Hillary Clinton mourned the death of Nelson Mandela, “a giant among us,” while accepting a human rights award in Washington on Friday.
Clinton said she had always admired the contradictions Mandela lived, as a prisoner who became South Africa’s first black president.
Mandela died Thursday night at the age of 95.
Clinton said she hoped people remember the “enormous amount of hard work” it took for Mandela to grow into his role.
Clinton made the remarks in Washington while receiving the Lantos Prize for her work to promote human rights. According to the Lantos Foundation, the prize is given to people who promote “the values of decency, dignity, freedom and justice” in the world.
“It is quite humbling for people like Madeleine Albright, my dear friend, and I to know that secretaries of State come and go, but what remains is that profound commitment to making a difference in whatever position we find ourselves,” she said.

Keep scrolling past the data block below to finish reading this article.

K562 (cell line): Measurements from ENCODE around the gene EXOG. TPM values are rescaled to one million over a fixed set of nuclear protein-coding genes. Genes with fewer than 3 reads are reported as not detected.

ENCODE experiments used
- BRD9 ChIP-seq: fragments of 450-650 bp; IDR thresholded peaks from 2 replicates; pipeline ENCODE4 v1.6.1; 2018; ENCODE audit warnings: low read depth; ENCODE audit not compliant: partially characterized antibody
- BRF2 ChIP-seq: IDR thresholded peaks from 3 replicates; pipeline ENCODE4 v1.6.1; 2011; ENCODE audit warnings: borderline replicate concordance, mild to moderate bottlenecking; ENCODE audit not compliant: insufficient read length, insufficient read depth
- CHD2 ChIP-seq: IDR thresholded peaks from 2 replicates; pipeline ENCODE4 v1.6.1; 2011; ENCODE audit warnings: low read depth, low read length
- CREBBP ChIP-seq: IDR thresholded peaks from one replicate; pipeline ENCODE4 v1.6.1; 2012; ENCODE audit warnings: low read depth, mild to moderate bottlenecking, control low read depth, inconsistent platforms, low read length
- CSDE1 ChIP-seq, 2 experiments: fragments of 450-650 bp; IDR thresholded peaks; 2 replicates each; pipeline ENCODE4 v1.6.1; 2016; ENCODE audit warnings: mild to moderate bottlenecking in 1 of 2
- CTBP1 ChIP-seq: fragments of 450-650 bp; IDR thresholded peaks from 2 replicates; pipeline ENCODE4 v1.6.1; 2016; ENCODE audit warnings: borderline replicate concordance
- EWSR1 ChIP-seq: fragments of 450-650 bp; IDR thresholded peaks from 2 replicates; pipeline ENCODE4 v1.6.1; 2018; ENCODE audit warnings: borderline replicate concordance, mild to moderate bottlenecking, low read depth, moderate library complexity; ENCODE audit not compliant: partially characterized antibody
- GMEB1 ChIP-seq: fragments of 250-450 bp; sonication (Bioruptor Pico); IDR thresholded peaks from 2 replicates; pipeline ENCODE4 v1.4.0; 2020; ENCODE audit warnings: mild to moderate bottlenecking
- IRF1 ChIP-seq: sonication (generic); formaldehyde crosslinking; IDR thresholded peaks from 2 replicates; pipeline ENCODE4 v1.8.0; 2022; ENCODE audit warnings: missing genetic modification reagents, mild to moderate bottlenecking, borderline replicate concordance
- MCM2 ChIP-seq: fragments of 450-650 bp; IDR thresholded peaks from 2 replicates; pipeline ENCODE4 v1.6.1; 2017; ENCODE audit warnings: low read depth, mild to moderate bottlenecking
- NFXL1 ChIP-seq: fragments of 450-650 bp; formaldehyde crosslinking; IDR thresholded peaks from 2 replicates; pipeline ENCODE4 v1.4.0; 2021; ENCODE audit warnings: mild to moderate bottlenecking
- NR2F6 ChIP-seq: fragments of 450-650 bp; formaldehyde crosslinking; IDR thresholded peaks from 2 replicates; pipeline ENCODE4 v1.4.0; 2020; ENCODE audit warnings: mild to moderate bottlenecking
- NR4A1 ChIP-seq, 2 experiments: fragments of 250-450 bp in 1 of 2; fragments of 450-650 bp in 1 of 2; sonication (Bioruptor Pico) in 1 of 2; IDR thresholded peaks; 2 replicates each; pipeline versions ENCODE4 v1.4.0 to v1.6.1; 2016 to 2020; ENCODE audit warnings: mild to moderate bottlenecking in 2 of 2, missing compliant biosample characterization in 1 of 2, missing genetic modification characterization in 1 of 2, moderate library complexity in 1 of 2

As secretary of State, Clinton last met with Mandela during a trip to the country in 2012. She was also part of the U.S. delegation to South Africa during Mandela’s presidential inauguration in 1994.
While accepting the award on behalf of her work for women’s rights and Internet freedom, Clinton reiterated the point that societies and economies benefit when women’s rights are recognized.
Albright, the first female secretary of State, also spoke. She called Clinton a “visionary” and a person who “understands that women’s progress is human progress.” She added that Clinton had shattered “almost” every glass ceiling she has come across.